Tuesday, October 23, 2012

Can empathy be taught?

“Can empathy be taught?” This question came up when I and my friend Rahul Abhyankar were taking a stroll along Kaikondrahalli lake near our apartment. Rahul asked me, “What is one thing you wish were there as part of your engineering curriculum?” That got me thinking. I am fortunate to have gotten my undergraduate degree from one of the finest technology institutes in India (IIT Bombay).  However, I felt that the curriculum had little that will enable us to define which problems are worth solving. Now I know that empathy is the first step in that direction. Hence, the question, “Can empathy be taught?”

“Empathy” is tricky because it is not so much about a set of techniques that you can teach in the classroom. Or so it seems. Empathy is about understanding where “the other one is coming from”. It is a process of understanding some of the assumptions underlying other person’s context. Sometimes that can be drastically different from one’s own context. And then we end up defining the wrong problems to solve.

My favourite example of a transformation from lack-of-empathy to empathy is depicted in the 1988 Oscar award winning movie Rain Man. It starts by showing a young, ambitious, and selfish Charlie Babbitt (Tom Cruise) discovering that his estranged father has died and has left very little for him of his multi-million dollar property. Moreover, Charlie discovers that most of the property has gone to his brother Raymond (Dustin Hoffman), an autistic savant, whose existence Charlie was unaware of till then. Charlie pretty much “kidnaps” his brother from the mental institute in order to negotiate a deal to get his “fair” share of the property. As a result both brothers end up spending the next six days together on their way en route Los Angeles. At the end Charlie learns to care a little less about the money and care a lot more about his brother. It is a long way from where Charlie starts - calling Raymond “weird” or a “retard”.

Can a simple walk together as depicted in the movie poster generate empathy? MIT Sloan school has experimented with the concept of “empathy walk” in their leadership courses. Prof. Edgar Schein explains that “empathy walk” begins with following instructions to students – “As part of your homework next week you are going to pair up, preferably with someone you do not already know. Your first task will be to get acquainted with each other sufficiently to decide what kind of a person is most different from you concerning occupation, social structure, status, nationality, and so on. Once the two of you have figured that out, find such a person, and interview them about their world. Next week in class we will have each pair report on whom they picked, how they established contact and what they learnt from their get-together.”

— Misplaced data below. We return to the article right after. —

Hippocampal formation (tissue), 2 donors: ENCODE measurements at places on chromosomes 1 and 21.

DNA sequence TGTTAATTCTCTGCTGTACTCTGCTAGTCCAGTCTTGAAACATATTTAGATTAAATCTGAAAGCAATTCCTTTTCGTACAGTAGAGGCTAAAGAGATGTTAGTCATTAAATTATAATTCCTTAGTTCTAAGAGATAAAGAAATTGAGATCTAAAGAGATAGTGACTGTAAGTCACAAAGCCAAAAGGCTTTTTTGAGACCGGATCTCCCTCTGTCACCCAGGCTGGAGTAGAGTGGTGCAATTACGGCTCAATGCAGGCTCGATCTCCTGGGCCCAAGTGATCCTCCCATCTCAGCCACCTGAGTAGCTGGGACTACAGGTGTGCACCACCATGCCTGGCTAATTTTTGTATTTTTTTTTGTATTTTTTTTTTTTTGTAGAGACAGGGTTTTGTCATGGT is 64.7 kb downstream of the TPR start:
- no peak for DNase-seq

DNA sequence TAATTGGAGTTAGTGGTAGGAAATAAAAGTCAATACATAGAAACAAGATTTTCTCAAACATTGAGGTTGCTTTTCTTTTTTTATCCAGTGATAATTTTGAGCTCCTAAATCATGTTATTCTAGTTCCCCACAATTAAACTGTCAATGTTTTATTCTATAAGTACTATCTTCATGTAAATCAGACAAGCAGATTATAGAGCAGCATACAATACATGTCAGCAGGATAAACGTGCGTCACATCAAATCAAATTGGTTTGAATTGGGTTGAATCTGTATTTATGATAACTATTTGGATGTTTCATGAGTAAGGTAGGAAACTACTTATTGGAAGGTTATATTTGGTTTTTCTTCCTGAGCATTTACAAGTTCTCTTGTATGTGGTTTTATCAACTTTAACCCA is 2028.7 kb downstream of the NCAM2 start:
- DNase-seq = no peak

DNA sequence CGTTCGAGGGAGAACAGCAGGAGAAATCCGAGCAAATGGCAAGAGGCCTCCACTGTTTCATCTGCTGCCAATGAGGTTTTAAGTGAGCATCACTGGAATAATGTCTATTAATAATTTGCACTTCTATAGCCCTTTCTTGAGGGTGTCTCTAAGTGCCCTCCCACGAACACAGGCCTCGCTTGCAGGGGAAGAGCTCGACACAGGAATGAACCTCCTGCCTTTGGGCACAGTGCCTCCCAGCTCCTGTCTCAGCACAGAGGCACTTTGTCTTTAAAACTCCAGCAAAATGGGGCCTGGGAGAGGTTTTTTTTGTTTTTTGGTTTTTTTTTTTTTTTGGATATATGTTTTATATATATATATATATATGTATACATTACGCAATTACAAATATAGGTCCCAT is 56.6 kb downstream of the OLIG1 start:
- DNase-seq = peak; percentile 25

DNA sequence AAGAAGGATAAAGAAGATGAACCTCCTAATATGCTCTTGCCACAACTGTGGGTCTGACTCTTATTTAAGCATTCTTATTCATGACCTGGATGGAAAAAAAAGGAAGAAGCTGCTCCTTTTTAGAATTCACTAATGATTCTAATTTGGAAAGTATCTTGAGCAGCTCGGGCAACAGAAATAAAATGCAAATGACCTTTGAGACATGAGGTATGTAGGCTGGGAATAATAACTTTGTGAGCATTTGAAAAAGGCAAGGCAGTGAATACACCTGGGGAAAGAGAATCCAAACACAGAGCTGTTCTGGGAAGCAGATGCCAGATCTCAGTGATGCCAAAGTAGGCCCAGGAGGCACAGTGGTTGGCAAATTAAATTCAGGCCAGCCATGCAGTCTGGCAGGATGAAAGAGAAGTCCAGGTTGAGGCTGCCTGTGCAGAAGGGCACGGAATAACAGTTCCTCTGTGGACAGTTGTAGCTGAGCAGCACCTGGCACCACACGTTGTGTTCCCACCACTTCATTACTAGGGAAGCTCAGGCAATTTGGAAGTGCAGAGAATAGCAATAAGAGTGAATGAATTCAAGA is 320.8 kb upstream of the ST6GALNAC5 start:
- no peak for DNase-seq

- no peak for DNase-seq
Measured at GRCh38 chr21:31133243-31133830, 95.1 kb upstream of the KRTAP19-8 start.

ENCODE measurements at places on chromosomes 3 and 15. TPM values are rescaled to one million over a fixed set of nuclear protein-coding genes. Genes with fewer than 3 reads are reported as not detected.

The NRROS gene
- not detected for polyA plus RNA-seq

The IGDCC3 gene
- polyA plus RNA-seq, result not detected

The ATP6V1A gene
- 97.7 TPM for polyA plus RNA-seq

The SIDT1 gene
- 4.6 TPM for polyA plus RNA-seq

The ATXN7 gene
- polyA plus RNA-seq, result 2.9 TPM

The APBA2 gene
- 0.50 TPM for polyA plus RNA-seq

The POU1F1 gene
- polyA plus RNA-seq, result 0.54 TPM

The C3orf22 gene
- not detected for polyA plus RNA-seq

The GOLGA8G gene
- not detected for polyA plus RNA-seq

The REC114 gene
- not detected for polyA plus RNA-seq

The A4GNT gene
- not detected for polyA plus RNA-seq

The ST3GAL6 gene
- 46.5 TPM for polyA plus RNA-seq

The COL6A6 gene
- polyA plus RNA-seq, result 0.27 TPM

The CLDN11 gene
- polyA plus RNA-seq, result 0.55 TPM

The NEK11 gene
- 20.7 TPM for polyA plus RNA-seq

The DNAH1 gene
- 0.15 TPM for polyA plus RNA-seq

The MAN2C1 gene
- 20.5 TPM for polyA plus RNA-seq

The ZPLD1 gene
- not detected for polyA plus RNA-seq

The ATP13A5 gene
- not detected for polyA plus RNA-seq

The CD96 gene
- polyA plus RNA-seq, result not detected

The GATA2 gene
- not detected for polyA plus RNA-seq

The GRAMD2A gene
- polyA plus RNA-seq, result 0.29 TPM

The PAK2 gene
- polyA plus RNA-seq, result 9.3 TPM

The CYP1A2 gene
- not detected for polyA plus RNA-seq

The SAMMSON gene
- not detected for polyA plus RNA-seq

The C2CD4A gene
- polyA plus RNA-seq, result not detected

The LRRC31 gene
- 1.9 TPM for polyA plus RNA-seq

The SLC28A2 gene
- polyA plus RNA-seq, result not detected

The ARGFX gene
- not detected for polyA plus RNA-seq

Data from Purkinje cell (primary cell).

How did an empathy-walk participant feel about it? The best source I found is a blog written by Allan, a student at MIT Sloan titled “My first empathy walk”.  In this Allan talks how he and his partner met with a 3x cancer survivor and what he understood by being empathetic. According to Allan, being empathetic is about finding a common ground among your differences. Will there always be a “common ground”? Ancient wisdom says that the answer is “yes”. Sometimes we refer to it as “humanity”. 

MIT is not the only place where empathy is taught. The other places where empathy is being “taught” are schools of Design Thinking in Stanford and Potsdam. Perhaps there are more.

Can we make “empathy walk” exercise a part of every school curriculum? I don’t know. What I know is that I plan to experiment with this concept in my workshops including the upcoming workshop on “Design Thinking”.

1 comment:

  1. How did Dustin Hoffman go about understanding what it is like to be an autistic savant? Dr. Darold Treffert who was a consultant for Rain Man during its making gives an excellent depiction in his article Rain Man, the movie / Rain Man, real life. Here is what he says about Dustin Hoffman:

    He watched hours of tapes and movies of savants, both autistic and retarded. He studied scientific papers and manuscripts, talked to various professionals, visited psychiatric facilities and spent time with savants and their families to experience those relationships firsthand. There were three individuals Dustin Hoffman met and studied in depth. One was Kim Peek who is described elsewhere on this Web site. Another was an autistic savant and his brother (just as in the movie) who prefer to remain anonymous. He spent a great deal of time with them in their typical family activities.

    The other autistic savant Dustin Hoffman got to know well was Joseph Sullivan who lives in Huntington, West Virginia along with his parents, Drs. Ruth and William Sullivan. There had been two excellent documentaries filmed about Joseph, a 1967 film called The Invisible Wall and a 1986 film entitled Portrait of an Autistic Young Man. Both were projects of the UCLA Behavioral Sciences Media Laboratory. Dustin Hoffman carefully studied not only the films themselves, but also some sixteen hours of outtakes from the 1986 production. Therein he was able to get a very in-depth look at a most impressive young man and his family.